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CTS 08
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302 Posts
modest was a good strategy.
Here here. Best advice.

Before you go spending all that coin, look up the power of compound interest. See how much money you'll have if you invest all those big car payments now, versus deferring those savings for 5 years. You'll be shocked. Over 50 years, you're talking in hundreds of thousands of dollars.
 

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2014 SRX Premium w/20" chrome
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481 Posts
ok, so I just graduated and have started my new government job starting at 60k a year.
Just remember, it's not about how much you make, but how much you keep.

Economic's 101. It's pretty simple math. Just make up a spread sheet. List your net income minus your expenses. What are you left with? Now factor in your savings plan(s) for your future. Even if things look really good on paper now, it can all come to a screeching halt if you loose your job. So, you also need to consider having a sizable reserve.

Alot of foks got themselves into deep financial trouble because they bought with their hearts instead of their head. Unfortunately, this is a " I want it now society"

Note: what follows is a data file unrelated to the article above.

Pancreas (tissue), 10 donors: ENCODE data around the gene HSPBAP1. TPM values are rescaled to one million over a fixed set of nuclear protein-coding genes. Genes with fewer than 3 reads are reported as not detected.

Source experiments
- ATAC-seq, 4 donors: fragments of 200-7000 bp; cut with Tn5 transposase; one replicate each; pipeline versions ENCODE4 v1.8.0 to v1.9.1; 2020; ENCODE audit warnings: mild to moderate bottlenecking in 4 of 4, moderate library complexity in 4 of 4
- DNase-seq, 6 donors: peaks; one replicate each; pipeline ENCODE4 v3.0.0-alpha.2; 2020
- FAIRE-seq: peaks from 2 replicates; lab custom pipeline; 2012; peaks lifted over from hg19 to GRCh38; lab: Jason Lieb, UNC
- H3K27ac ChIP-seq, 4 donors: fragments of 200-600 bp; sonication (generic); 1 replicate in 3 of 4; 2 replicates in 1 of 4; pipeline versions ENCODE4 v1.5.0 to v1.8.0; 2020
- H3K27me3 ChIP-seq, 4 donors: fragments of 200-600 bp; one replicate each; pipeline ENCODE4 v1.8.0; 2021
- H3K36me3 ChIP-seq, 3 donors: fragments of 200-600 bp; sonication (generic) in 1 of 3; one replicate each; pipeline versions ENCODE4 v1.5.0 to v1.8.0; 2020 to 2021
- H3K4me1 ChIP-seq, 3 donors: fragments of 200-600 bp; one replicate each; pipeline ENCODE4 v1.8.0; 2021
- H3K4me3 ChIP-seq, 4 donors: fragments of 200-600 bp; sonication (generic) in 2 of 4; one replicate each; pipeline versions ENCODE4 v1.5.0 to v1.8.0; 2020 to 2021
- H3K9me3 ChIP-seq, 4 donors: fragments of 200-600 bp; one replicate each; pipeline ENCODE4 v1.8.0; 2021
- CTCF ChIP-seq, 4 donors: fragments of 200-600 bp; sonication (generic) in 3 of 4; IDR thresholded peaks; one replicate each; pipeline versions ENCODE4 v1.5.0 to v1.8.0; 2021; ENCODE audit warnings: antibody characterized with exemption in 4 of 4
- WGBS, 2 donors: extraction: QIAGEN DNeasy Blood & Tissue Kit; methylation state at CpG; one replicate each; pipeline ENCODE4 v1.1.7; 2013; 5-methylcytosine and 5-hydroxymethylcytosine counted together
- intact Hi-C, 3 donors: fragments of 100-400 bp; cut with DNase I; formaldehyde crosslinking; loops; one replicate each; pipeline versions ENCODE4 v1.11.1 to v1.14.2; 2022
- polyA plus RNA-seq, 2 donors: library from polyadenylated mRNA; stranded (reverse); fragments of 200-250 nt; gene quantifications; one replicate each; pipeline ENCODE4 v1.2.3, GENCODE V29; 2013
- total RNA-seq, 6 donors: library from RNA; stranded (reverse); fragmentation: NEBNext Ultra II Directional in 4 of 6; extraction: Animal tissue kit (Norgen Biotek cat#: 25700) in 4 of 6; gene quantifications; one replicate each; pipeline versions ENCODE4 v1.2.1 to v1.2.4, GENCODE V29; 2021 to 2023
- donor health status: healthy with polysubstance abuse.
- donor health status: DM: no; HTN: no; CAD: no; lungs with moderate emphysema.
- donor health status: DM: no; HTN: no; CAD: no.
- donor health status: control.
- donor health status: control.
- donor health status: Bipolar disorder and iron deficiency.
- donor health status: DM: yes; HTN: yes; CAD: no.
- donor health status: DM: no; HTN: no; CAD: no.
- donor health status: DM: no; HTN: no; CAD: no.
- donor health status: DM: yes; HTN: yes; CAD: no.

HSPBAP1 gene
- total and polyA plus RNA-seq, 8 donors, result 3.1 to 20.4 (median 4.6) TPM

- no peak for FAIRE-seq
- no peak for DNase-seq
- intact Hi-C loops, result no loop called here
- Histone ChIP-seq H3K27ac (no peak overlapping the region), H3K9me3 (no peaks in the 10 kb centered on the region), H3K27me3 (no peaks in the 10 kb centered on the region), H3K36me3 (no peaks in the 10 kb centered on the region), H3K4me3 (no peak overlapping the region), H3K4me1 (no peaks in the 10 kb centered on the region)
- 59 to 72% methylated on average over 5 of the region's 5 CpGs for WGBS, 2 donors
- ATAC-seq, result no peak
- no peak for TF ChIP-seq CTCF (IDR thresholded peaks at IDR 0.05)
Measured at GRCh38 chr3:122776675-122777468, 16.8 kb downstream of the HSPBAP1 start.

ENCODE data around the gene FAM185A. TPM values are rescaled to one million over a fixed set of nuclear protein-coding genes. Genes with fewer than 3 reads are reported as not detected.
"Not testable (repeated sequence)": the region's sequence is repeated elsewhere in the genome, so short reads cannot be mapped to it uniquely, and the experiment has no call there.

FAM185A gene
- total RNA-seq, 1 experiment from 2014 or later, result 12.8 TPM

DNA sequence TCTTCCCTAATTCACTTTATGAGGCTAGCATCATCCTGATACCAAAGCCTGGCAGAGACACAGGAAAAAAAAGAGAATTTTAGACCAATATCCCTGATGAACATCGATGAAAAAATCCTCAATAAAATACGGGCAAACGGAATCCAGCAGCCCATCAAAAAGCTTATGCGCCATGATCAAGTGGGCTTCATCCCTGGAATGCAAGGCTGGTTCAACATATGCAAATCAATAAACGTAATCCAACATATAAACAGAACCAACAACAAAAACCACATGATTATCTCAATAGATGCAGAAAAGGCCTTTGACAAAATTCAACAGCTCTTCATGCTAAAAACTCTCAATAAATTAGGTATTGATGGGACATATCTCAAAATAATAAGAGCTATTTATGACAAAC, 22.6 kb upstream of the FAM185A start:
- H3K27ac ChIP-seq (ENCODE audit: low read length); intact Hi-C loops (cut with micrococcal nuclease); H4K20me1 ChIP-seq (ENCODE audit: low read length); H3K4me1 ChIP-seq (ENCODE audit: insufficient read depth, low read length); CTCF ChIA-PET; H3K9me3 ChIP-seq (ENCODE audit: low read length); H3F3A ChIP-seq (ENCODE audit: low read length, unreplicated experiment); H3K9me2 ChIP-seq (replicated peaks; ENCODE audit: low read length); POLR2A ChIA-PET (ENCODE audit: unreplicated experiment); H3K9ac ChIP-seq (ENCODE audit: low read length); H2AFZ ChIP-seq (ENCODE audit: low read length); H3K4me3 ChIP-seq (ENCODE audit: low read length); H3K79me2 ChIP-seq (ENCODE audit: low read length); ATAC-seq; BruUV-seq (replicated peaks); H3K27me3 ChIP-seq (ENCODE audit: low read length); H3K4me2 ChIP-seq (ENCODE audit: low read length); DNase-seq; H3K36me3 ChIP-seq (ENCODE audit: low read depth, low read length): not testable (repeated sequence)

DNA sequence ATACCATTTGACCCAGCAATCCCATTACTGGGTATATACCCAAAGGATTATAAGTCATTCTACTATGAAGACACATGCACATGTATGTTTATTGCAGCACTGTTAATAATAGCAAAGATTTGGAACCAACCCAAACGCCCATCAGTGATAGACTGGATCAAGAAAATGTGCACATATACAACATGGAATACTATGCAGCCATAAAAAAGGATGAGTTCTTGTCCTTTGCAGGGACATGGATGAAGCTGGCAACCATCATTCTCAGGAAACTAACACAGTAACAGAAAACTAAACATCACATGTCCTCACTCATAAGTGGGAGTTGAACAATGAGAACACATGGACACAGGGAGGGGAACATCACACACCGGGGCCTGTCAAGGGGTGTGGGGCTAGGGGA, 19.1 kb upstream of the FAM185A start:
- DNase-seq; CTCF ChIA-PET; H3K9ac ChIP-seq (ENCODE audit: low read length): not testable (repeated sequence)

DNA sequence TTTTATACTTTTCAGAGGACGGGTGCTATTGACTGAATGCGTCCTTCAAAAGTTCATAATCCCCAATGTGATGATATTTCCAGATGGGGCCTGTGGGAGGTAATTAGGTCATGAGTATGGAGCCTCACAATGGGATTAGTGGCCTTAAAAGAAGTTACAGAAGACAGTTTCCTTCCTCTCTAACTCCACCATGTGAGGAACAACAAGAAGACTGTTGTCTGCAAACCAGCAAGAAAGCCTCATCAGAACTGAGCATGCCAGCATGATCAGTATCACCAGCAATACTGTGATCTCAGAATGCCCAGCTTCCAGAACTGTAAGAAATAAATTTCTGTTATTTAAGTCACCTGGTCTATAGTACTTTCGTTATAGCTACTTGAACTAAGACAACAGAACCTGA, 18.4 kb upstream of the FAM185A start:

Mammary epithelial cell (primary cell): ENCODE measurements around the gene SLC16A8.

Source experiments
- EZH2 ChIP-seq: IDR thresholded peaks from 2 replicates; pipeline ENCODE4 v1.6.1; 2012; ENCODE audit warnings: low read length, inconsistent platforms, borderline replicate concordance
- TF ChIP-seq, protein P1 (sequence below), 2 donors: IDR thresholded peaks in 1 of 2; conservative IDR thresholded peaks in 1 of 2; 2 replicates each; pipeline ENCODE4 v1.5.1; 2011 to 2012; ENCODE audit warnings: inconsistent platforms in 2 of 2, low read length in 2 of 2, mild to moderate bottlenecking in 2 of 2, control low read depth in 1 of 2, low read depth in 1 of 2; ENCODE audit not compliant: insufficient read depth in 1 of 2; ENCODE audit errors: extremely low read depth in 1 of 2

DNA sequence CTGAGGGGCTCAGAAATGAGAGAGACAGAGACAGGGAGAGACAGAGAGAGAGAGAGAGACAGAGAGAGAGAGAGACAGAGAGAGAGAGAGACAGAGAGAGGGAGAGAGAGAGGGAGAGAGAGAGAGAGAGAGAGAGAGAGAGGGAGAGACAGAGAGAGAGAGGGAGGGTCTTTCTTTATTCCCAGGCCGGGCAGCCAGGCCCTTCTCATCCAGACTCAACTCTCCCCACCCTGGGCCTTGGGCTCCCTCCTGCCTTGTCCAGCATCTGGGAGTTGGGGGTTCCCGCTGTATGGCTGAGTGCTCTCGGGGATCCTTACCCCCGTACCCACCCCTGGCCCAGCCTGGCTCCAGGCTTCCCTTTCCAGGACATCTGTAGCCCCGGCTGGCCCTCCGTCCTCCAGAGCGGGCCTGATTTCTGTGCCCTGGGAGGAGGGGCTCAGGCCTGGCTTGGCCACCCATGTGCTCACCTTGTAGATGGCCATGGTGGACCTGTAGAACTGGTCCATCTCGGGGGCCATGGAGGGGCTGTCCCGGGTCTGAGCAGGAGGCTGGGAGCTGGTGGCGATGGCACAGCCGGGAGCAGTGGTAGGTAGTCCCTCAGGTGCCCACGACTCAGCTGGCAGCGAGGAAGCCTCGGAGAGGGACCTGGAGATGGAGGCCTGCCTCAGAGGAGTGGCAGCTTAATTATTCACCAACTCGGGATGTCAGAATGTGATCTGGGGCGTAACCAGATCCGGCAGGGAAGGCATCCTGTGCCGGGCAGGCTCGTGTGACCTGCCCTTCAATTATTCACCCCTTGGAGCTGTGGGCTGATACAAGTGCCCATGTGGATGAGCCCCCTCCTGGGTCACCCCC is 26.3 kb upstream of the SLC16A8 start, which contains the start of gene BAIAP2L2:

Congrats on your recent graduation and best of luck to you.
 

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2009 CTS DI AWD Premium
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585 Posts
I say go for it if you can. I just had an uncle who worked hard his whole life, saved, and was going to get that CTS right when he retired. Well he did, and he was diagnosed with cancer soon after. If it is one thing his life taught me it is there is a middle ground between always saving for the future and living in the moment. I do not have a six figure income, but I knew at 37 it was the time to get the car I really wanted and make it pay off in the long run by not getting a new car for a very long time. You'll make the right decision. Good luck!